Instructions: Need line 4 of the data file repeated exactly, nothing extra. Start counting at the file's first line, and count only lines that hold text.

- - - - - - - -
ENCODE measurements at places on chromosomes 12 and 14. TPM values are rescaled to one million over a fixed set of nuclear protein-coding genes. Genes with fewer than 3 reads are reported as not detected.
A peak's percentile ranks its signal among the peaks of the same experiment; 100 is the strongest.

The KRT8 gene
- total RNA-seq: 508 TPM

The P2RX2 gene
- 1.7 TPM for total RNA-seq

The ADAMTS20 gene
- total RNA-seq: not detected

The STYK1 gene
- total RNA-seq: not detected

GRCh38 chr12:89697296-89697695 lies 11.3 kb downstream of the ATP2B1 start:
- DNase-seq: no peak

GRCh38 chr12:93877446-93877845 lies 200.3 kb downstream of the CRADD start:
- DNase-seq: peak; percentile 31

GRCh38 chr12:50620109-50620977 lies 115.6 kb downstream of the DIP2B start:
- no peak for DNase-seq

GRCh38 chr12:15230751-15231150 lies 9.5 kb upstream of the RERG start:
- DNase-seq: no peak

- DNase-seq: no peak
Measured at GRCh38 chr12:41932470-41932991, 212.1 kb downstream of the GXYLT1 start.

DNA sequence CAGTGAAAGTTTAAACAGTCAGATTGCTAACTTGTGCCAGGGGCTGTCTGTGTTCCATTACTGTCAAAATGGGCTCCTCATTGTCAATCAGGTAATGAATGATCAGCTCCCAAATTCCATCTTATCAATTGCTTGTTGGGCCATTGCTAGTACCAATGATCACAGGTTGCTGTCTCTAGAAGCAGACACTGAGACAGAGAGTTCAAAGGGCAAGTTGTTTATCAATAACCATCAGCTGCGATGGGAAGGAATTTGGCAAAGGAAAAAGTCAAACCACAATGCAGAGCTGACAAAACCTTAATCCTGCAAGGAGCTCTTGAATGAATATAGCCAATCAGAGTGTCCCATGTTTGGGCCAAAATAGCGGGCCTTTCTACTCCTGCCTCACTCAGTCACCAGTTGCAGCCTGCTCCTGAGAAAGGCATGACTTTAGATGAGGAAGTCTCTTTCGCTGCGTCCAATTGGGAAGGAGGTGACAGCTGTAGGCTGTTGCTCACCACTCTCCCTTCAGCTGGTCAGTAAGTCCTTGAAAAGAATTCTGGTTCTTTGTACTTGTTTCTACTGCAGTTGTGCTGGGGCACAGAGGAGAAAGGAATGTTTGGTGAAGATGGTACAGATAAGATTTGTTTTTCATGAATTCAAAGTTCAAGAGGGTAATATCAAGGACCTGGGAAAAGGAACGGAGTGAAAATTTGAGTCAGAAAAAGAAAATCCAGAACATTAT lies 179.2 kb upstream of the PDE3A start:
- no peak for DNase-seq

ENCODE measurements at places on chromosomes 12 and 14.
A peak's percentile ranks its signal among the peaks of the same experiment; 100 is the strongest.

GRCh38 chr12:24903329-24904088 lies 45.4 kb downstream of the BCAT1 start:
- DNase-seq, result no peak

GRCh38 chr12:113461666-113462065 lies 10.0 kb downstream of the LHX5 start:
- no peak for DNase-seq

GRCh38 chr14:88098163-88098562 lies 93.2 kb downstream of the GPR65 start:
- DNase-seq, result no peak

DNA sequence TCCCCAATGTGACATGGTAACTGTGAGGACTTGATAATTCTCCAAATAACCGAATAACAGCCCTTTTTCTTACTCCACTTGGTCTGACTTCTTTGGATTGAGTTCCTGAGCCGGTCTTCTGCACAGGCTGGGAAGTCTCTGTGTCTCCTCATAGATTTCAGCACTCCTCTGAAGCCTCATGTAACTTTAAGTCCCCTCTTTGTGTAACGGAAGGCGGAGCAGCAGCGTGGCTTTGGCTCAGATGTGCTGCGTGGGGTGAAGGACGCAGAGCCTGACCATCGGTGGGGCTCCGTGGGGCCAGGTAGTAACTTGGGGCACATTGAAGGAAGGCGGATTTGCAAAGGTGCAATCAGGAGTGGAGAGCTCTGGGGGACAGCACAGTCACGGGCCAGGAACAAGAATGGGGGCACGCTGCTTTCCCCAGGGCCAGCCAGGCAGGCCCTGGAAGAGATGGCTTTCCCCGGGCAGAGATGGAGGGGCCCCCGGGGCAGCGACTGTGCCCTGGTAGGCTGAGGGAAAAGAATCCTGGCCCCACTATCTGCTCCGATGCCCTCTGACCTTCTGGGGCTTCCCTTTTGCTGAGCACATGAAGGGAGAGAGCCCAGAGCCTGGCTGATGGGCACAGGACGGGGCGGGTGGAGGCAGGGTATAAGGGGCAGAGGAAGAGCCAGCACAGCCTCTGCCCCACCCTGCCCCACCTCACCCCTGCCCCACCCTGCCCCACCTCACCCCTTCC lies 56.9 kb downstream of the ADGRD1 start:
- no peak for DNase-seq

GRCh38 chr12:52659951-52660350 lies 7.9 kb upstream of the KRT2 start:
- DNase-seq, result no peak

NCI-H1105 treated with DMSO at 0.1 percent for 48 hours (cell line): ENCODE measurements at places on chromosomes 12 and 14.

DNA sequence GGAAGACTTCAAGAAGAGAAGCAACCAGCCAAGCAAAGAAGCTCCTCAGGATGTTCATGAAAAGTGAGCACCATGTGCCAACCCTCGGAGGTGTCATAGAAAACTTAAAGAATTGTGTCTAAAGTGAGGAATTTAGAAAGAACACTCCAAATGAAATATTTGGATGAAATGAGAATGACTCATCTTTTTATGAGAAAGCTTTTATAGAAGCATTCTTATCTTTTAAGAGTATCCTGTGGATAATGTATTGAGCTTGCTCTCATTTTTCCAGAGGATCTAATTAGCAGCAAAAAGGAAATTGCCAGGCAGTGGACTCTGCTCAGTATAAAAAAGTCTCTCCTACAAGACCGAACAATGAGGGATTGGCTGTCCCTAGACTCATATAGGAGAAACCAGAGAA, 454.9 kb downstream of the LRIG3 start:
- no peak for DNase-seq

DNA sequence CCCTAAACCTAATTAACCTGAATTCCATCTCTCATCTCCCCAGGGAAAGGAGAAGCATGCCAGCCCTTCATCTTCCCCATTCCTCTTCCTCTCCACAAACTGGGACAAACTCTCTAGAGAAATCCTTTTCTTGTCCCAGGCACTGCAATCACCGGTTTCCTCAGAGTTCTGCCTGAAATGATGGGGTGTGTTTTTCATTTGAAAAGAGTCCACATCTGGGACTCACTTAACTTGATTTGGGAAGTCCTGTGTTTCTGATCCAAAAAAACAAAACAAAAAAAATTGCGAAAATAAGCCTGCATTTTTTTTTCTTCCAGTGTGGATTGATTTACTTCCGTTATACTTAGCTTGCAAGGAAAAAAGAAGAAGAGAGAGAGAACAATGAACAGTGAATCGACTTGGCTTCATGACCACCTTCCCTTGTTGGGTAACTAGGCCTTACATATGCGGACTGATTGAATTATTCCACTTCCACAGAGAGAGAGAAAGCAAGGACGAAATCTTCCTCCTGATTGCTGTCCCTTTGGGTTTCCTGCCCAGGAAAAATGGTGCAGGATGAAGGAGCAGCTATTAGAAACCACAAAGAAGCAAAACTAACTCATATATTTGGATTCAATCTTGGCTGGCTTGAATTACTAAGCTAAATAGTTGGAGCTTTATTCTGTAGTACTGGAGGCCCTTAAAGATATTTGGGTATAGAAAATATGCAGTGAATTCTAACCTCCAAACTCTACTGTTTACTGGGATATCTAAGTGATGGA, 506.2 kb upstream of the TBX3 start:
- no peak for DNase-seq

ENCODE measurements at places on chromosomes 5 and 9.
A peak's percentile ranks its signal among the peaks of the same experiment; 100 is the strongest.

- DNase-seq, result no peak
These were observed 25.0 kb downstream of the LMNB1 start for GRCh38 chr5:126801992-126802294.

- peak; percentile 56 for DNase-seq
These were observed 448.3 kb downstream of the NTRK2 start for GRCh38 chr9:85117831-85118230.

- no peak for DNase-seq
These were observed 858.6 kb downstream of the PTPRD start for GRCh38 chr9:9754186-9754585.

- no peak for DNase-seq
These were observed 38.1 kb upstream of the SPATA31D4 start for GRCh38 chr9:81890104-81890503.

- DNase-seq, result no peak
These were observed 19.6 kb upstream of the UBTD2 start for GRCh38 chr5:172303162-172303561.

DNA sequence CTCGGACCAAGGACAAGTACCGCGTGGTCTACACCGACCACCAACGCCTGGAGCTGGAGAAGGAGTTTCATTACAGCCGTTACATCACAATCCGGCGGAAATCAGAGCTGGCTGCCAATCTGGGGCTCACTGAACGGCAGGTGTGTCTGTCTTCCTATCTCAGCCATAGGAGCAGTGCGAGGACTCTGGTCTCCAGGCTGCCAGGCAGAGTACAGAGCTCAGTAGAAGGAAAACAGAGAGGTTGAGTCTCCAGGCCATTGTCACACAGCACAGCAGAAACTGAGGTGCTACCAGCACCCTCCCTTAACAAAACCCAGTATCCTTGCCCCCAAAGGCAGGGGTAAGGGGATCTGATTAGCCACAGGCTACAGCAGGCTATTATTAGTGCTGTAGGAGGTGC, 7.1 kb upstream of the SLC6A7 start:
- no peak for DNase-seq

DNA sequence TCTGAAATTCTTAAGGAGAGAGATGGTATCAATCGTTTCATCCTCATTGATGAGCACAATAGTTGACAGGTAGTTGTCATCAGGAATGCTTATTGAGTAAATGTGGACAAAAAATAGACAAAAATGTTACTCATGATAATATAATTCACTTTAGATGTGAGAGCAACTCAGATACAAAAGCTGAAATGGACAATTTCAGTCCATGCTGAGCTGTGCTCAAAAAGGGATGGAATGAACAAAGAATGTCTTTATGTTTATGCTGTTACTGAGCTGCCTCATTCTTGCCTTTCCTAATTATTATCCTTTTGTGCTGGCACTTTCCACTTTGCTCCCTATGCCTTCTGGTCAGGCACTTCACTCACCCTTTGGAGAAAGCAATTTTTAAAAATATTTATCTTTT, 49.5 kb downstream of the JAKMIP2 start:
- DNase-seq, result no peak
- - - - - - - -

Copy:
- total RNA-seq: 508 TPM